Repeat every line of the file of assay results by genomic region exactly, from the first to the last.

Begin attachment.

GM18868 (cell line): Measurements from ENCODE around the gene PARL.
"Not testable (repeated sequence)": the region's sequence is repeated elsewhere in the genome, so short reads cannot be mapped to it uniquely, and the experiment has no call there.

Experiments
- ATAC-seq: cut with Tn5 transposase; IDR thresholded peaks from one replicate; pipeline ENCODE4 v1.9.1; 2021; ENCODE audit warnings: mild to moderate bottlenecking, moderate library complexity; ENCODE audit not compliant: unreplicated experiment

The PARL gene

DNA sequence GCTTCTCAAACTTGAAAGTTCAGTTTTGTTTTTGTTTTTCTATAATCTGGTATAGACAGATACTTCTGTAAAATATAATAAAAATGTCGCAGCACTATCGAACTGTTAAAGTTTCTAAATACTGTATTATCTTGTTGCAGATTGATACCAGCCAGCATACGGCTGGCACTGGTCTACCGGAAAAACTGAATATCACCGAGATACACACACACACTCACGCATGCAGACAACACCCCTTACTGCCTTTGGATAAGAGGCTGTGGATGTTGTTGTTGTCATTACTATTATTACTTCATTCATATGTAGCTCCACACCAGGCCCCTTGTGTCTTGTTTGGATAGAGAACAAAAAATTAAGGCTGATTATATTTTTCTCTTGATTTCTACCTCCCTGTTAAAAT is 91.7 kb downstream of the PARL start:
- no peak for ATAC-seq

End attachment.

GM18868 (cell line): Measurements from ENCODE around the gene PARL.
"Not testable (repeated sequence)": the region's sequence is repeated elsewhere in the genome, so short reads cannot be mapped to it uniquely, and the experiment has no call there.

Experiments
- ATAC-seq: cut with Tn5 transposase; IDR thresholded peaks from one replicate; pipeline ENCODE4 v1.9.1; 2021; ENCODE audit warnings: mild to moderate bottlenecking, moderate library complexity; ENCODE audit not compliant: unreplicated experiment

The PARL gene

DNA sequence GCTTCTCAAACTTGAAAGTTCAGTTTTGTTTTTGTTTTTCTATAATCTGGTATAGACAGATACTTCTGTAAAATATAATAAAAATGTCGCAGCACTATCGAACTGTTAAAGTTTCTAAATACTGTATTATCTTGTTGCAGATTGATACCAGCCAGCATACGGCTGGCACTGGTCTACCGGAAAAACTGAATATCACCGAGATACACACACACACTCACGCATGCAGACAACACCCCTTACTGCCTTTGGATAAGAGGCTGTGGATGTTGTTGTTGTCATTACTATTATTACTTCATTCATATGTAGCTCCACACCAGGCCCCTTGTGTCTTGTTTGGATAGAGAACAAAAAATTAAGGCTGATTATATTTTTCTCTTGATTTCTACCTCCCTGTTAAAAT is 91.7 kb downstream of the PARL start:
- no peak for ATAC-seq